The scale and resilience of Shopify

The checkout experience on is handled by Shopify’s checkout UI.

Rather than redesign and implement complex checkout flows, Fostr retained the proven and effective checkout which Shopify provides. They have seen the challenges that can come from huge spikes in demand at times like Black Friday or other moments of peak traffic, and Shopify’s checkout UI has proven more than capable of weathering such demand.

Meanwhile, the product pages, where the customer initially engages with the products and the brand, receive supercharged performance as a result of being generated at build time rather than at request time, and served directly from a CDN. This performance has drawn the attention of other luxury brands as Ryan Foster commented:

Other fashion brands benchmarking against VBB want to understand how it’s so much faster.

Ryan Foster, Fostr

Improving experiences

A key goal of an e-commerce site is to provide a great user experience so that it can drive greater conversion. Fostr worked closely with Victoria Beckham Beauty to achieve this for their site, but were also mindful of the importance of the brand experience.

This decoupled approach improved the developer experience, the customer experience, and the merchant experience.

Ryan Foster, Fostr

While Shopify is great for managing product and inventory information, Fostr found that the bespoke content structure desired by Victoria Beckham Beauty would benefit from a content authoring experience that could be tailored to the needs of the site templates it would be populating. Contentful was chosen as the solution, and its customizable content model, along with features like staging/production content APIs brought a great experience for the authors and maintainers of the site. Contentful was also used for managing content assets and to deliver the images to the site.

You can hear more about the collaboration between Contentful, Netlify and Victoria Beckham Beauty in this free webinar .

The developer experience also flourished. Since the site was generated by Gridsome as part of an automated build, and populated at build time with various APIs and content feeds, it was simple to bootstrap the development environment and generate many different environments for the purposes of staging and feature reviews. The Fostr team were able to iterate more quickly and collaborate much more closely with their clients at Victoria Beckham Beauty.

Fostr’s Mark Stewart had this to say about using Netlify’s Branch Deploys and Preview Builds:

If the client needs to see a new feature, I can make a branch on my local machine, push it to Netlify and in 2 minutes the client has a new feature in front of them to review.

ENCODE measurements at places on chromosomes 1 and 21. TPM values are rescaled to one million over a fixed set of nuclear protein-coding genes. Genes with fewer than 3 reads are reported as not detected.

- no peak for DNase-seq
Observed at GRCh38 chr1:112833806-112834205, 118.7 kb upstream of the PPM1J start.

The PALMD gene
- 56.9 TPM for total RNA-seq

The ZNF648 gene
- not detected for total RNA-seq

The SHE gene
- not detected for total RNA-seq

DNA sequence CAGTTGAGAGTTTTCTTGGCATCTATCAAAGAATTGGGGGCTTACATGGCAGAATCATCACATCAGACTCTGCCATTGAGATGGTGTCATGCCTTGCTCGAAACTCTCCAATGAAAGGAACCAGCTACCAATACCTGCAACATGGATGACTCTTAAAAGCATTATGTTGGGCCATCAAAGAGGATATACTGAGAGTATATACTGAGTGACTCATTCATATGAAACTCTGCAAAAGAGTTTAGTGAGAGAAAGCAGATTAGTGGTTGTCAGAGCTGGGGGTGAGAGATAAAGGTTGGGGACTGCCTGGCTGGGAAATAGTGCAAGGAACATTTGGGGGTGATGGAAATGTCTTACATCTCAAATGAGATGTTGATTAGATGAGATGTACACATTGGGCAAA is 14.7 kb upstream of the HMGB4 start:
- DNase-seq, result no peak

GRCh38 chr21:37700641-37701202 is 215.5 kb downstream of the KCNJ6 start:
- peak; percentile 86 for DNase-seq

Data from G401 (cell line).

Mark Stewart, Fostr
Deploy contexts on Netlify’s app

Risk and reward

Building the site in record time was a remarkable success. And Ryan Foster tells us that the site is consistently performing better than expected from a conversion point of view. But such a dramatic pivot in technical architecture is not typically what a project team would be keen to undergo. On that point, Fostr weighed their decision carefully. And were able to pursue the approach in part due to the additional safetynet of retaining Shopify as a key element. With product, inventory and fulfillment facilities being handled by Shopify regardless of the frontend experience deployed, a significant failsafe existed. A great way to de-risk a project.

Along the way, the team also learned a great deal about the headless approach, encouraging them to employ the same approach again for future projects. They also spotted some trends emerging in the industry. Ryan Foster observes that the popularity of a decoupled architecture is on the rise for many of their clients when they reach turnovers of around $100M. Larger brands have more desire to provide differentiation through their online store experience and a move away from themed sites.

The model that Fostr found allows them to continue to build on the solid foundations and services of Shopify and keep flourishing as a Shopify partner, but also offer bespoke experiences for their clients built on top of the Shopify APIs, blending product detail pages and editorial content with whatever frontend stack they identify as the best choice.